The Appeal of Trees
From a single specimen to a small forest, trees offer shelter and solace, structure and style. And there’s no time like now to branch out…
What’s the allure of trees? They soften or frame a view and add structure to a garden, even when they are not towering oaks or maples. They provide shade and shelter, homes and food for wild creatures, food and fuel for humans. They have lined and defined many a street and have inspired many a poet, and we are deeply attached to them.
One of my favourite places to appreciate trees is at the Harriet Irving Botanical Gardens at Acadia University in Wolfville, NS, where native species are planted in small ecosystems. There are also several very special non-native trees growing there, including a magnificent European beech (Fagus sylvatica) and a fine specimen of the oldest known tree in the world, a ginkgo or maidenhair tree (Ginkgo biloba).
The Gardens’ director, Peter Romkey, is a big fan of trees, both in natural and in garden settings. “They control temperature and humidity, reduce and direct the impact of rain, filter airborne particulate matter, reduce wind, store carbon, support swings and tree houses, produce oxygen and are completely recyclable,” he says. “What’s also amazing is the economics of trees; they increase their value enormously over a short period of time.” He offers some sample prices as proof. You can purchase a two-foot-high white spruce for around $10; in 10 years the tree is 22 feet in height; try to price a 22-foot conifer—if you can even find one to purchase!
Trees play a huge role in folklore, tradition and heritage. Consider the young ginkgo in our backyard. It’s the only living member of an order of plants that flourished more than 150 million years ago, during the Mesozoic Era, the Jurassic period in particular, well loved by dinosaur fans. It’s pretty amazing to look at the rich green, two-lobed leaves of our young tree and know that it is the oldest species of tree still existing today. Some specimens, primarily in Asia—the tree was introduced to Europe from Asia several centuries ago, and then brought here to the New World—are more than 1,000 years old. Maybe our tree won’t live that long, but it still may have a rich legacy.
Choosing the Tree
Paul Grimm loves plants in general but trees in particular. That’s a very good thing, given he and his family operate Springvale Nurseries in Berwick, NS. Paul, a former dairy farmer turned tree grower, has a choice collection of both native and non-native ornamental trees at his own farm homestead, and grows a wide range of shrubs and trees to sell.
“The number one thing to remember about planting trees,” says Paul, “is to make sure they get proper care after you put them in the ground. You can’t just dig a hole, drop the tree in it, bury the root ball, walk away and expect your tree to prosper.”
But even before you start digging that hole for your new leafy friend, you need to determine what sort of tree, or trees, you want to have, what will suit your site and what you want to accomplish. Are you a gardener who doesn’t want to deal with cleaning up leaves every fall? Maybe you prefer to go with conifers rather than deciduous trees. How large is your site? It’s one thing to purchase a small tree and plant it in a tiny yard, only to discover that it will mature at more than 50 feet tall and overwhelm your neighbours. (If the planting information with your tree doesn’t specify height and width at maturity, check with the nursery staff.) The other usual considerations apply: is it for shade or will it be shaded; is it to create focus or a windbreak? How will it integrate into or enhance the rest of your design—and how, pray tell, will its shadow play out in winter?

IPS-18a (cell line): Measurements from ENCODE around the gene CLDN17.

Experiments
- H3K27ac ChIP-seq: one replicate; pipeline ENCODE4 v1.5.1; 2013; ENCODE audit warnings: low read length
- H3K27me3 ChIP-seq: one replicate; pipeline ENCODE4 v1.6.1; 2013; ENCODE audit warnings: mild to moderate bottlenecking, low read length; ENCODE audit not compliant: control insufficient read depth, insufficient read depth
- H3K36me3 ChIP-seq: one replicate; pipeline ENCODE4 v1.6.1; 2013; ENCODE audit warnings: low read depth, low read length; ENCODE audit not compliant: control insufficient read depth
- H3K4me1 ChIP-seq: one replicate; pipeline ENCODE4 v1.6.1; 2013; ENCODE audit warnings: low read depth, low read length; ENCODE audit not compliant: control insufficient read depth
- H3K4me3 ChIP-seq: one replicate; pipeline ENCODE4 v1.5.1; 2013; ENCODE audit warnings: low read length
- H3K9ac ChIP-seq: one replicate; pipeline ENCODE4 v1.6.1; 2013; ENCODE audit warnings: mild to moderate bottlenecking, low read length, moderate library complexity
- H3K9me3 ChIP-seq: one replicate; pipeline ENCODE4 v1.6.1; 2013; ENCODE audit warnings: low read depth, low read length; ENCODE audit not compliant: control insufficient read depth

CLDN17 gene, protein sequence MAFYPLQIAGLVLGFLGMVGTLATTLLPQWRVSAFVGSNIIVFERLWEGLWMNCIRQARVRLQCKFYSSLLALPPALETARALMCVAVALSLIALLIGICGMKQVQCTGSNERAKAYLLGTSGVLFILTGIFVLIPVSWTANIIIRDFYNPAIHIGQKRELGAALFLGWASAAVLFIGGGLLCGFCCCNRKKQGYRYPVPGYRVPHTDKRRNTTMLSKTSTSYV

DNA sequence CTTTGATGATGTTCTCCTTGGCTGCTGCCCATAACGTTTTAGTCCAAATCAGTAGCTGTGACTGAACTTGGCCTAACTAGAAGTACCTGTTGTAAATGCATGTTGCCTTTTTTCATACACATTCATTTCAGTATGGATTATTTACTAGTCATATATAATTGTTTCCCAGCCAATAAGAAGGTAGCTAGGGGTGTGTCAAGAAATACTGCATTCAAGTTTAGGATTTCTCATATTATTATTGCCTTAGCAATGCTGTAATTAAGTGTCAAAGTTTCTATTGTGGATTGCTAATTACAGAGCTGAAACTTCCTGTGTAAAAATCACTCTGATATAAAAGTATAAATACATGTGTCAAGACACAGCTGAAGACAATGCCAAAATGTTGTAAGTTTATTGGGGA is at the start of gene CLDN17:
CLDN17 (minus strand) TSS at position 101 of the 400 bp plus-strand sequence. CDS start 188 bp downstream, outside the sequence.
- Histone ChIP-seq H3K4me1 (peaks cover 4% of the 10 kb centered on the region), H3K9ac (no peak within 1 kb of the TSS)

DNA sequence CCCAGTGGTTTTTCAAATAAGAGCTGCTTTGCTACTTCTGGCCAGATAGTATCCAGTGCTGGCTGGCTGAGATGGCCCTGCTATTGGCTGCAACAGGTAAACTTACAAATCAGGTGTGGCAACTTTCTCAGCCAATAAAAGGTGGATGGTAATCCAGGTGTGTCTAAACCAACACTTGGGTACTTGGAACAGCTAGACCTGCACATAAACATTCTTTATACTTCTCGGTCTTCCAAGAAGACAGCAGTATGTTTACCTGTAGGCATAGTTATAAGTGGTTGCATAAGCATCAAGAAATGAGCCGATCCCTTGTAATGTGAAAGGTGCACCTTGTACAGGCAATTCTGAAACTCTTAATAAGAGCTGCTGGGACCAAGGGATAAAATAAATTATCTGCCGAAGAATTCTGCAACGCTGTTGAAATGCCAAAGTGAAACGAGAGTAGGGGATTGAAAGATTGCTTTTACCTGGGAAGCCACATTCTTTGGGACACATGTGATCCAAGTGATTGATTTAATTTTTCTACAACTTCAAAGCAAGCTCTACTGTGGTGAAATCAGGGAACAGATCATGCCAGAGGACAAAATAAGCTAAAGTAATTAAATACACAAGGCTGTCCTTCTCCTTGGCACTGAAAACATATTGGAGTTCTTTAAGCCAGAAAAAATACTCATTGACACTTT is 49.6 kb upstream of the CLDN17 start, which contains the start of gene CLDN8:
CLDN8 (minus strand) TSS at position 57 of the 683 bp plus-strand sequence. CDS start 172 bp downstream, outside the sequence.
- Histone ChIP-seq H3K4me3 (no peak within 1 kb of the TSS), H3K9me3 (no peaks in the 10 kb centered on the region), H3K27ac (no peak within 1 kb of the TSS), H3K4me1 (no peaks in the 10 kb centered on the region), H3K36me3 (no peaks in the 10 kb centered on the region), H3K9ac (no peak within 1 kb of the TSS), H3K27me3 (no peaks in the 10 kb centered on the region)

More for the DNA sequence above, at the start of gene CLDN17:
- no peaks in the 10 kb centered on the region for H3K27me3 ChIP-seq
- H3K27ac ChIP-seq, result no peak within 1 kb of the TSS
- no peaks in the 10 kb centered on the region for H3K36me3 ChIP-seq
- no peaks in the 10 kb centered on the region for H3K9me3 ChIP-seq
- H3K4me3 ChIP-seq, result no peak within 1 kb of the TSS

Then there’s the question of budget. It doesn’t matter whether you buy a tree that’s container grown or one with its root ball in burlap. Generally, however, only young, small trees—which are of course cheaper than grand old dames—are sold in containers.
Notwithstanding size and price, some gardeners and landscapers prefer to go with trees that are containerized because they are not being dug out of a field nursery, possibly damaging their root systems. If you are planting a container-grown tree you’ll need to score the roots first—cut with pruners and then gently tease them apart—so they will spread out into their new spacious home and not continue to grow in a circular shape.
Planting Trees Correctly
Once you’ve determined where you want your new addition and what species you want, it’s time to prepare for planting. As you would do with most any plant, from a vegetable transplant to a flowering shrub, plan to dig a hole at least two times the diameter of your tree’s root ball—but no deeper than what it’s already been growing. You don’t want the tree to sink into the ground. At the same time, when you fill in around the tree, you should be able to tamp the soil down to create a bit of a surface depression or saucer—factoring in a layer of mulch, if using—which will help to catch and hold water rather than have it run off the surface.
Once your tree is tamped into its new home, water it well. In fact the most critical nutrient that your new tree will need during its first year of growth is water. Be prepared to water generously twice weekly. Mulching helps to keep the soil moist, but remember not to place it right up to the tree’s trunk—this creates an environment conducive to pests and diseases.
Staking is one of those things that depends on the tree and the grower. Paul Grimm says it is necessary only for the first one or two years, to get your new tree growing straight. He points out that many times trees with a bit of an angle or incline to their trunks tend to straighten by themselves, “or they develop a graceful sweep to their silhouettes, which is appealing.” One thing to remember, however, is not to stake a tree using wire around its trunk—you run the risk of the wire cutting into the trunk as it grows, which can be deadly.